Why Does Our Assessment Test Have Math Questions?

Jim Brown

 

By Jim Brown

This is a question I get a lot.  “Why does your assessment tool ask so many math and vocabulary questions?  Doesn’t that just intimidate or demean the job candidate?” Well here’s the answer. We love to intimidate and demean your potential employees.

Okay, that’s a joke, of course we don’t want to to do that, there really is a great reason why we ask all those tricky questions and it has to with determining your candidates cognitive ability.  Ask yourself these questions: How do you know if someone can keep up with the pace of change in a role?  Whether or not they’re an effective decision maker?  How good are their problem solving skills?  Well these questions are answered by knowing cognitive ability, and they are really tough to determine from an interview.

Avon CEO Andrea Jung said, “Clear thinking in senior leadership is a primary attribute we look for. I’ve seen little correlation between those who have a formal business education and those who possess clear thinking.…Some people have a knack for this, some don’t.”  For some great insight into the importance of hiring for executive intelligence you should really read “Hiring for Smarts” by Justin Menkes in the Harvard Business Review.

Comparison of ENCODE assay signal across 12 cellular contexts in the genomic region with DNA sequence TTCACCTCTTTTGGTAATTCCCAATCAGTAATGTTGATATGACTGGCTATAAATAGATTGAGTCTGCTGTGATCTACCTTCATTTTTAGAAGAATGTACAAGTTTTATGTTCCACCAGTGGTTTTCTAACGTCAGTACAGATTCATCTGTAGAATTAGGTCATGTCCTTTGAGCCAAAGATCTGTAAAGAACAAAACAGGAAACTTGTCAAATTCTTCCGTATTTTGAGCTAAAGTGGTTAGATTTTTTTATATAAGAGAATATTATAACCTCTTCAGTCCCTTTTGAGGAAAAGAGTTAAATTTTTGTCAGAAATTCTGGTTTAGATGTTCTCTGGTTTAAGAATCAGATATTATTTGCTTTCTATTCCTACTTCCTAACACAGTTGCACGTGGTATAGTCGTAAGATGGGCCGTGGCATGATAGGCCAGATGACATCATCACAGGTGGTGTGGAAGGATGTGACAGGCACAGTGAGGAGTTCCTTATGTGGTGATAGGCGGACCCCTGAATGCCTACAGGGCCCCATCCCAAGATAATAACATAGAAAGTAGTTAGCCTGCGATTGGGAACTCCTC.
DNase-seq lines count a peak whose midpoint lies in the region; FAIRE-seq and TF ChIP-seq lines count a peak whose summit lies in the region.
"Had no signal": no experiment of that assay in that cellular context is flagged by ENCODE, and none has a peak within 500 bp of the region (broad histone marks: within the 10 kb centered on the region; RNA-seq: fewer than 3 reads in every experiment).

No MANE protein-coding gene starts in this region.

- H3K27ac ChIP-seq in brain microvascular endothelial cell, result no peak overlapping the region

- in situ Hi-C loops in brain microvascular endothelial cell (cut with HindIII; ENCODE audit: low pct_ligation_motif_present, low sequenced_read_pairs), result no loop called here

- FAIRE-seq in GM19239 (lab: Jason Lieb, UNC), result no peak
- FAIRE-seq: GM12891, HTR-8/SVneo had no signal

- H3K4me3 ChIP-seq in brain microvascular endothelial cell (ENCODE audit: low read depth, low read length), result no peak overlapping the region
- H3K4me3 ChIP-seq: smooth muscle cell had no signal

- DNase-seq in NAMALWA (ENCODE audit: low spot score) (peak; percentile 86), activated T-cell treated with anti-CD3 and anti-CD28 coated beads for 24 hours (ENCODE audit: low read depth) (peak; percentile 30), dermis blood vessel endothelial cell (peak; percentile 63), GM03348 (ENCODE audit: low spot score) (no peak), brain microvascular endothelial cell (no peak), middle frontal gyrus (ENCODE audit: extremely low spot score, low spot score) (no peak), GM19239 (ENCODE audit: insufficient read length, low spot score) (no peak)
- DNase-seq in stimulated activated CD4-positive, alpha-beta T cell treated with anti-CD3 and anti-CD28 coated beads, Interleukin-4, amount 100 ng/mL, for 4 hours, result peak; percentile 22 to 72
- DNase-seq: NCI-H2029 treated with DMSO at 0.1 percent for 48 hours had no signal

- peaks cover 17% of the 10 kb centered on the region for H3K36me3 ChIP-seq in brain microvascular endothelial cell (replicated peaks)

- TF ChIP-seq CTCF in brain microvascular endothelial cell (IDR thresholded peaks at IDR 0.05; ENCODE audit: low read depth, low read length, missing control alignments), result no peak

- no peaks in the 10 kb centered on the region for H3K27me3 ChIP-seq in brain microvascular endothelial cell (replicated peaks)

So what are cognitive ability tests and why should they be a key part of your hiring process?  A cognitive ability test is a tool that measures aspects of general intelligence, such as analytical thinking, verbal reasoning skills, the ability to learn quickly, and general mental agility.  These particular attributes can tell you how well someone will be able to use mental processes to solve work-related problems and develop on the job.  They are also, according to psychological research, one of the most powerful predictors of job performance.

Predictive science measures future job performance with a correlation coefficient, essentially a measure of how accurately they predict success.  If you were able to predict future job success perfectly with 100% accuracy you would have a correlation coefficient of 1.0.  Unfortunately, I just don’t think we’ll ever get to 1.0 but the goal is to get as close as we possibly can because it will save us a lot of time, money, and headaches.  Cognitive ability tests have a correlation coefficient of 0.51 to predicting job success.

Now let’s add a little bit of context to this score.  Unstructured interviews have a correlation coefficient of 0.18, the same as years of experience, and reference checks have a coefficient of 0.36.  What are unstructured interviews you ask?  They are the kind of interview that is typical to about 67% of the hiring decisions that are being made out there.  You bring someone in and ask them a few questions and decide to hire them in the first five minutes because you’ve got a good “gut” feeling.